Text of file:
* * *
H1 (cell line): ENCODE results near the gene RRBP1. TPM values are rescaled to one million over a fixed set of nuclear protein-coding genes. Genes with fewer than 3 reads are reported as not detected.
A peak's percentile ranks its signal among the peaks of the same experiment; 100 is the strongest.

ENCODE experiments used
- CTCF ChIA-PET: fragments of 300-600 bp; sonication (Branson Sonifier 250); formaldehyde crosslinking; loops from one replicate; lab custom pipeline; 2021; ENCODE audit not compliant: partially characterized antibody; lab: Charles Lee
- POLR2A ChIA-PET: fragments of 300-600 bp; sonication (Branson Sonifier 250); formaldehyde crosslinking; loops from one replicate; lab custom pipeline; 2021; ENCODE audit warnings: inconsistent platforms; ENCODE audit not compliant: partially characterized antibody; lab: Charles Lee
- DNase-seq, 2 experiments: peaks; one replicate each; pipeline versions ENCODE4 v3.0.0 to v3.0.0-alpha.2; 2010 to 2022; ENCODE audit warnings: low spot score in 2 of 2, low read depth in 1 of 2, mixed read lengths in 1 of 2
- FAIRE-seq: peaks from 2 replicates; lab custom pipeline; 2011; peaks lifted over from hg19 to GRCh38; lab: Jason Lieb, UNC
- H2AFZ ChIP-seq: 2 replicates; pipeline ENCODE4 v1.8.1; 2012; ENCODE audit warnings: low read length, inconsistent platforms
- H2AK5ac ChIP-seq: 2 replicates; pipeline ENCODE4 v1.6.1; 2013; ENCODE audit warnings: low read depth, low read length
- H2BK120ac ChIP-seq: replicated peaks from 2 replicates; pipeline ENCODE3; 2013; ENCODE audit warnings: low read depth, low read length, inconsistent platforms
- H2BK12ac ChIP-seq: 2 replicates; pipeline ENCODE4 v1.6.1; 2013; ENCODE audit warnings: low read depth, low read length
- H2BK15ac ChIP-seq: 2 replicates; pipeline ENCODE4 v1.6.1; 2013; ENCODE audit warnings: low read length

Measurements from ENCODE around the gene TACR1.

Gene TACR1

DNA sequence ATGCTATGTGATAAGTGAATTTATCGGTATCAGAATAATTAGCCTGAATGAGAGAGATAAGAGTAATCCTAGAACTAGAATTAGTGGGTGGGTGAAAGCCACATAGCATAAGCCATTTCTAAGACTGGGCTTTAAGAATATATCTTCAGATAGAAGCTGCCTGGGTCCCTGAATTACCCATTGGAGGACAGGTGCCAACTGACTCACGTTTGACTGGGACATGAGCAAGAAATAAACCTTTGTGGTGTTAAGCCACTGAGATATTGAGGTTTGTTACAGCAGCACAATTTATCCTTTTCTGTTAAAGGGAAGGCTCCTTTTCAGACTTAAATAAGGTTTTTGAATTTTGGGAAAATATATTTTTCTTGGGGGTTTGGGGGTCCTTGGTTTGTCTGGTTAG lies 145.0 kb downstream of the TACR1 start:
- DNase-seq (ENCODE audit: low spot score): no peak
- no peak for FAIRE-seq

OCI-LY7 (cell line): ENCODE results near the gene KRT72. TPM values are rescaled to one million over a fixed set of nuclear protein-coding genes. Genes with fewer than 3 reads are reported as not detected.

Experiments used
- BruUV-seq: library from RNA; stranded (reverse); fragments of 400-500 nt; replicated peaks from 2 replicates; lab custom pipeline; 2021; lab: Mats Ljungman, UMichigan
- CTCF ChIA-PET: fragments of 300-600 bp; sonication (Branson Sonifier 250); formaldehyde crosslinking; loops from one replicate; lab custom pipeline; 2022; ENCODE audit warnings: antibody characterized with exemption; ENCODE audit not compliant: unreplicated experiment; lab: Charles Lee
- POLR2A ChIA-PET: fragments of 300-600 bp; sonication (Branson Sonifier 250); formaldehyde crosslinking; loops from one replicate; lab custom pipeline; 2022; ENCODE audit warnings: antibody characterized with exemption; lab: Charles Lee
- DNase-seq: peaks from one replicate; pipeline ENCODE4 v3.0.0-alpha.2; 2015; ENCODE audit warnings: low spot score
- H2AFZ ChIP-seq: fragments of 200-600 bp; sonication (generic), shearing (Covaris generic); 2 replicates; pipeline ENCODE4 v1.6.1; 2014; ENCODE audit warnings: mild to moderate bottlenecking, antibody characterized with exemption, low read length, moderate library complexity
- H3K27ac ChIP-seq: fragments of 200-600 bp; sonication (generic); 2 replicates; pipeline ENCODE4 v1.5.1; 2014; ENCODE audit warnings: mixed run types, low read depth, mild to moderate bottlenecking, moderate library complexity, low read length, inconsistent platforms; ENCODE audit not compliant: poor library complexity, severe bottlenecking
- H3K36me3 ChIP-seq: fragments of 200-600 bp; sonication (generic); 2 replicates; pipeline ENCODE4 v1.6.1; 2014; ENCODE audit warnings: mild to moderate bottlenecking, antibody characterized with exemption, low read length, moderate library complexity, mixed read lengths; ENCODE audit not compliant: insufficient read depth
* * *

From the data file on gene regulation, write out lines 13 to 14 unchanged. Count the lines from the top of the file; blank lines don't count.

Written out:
Measurements from ENCODE around the gene TACR1.

Gene TACR1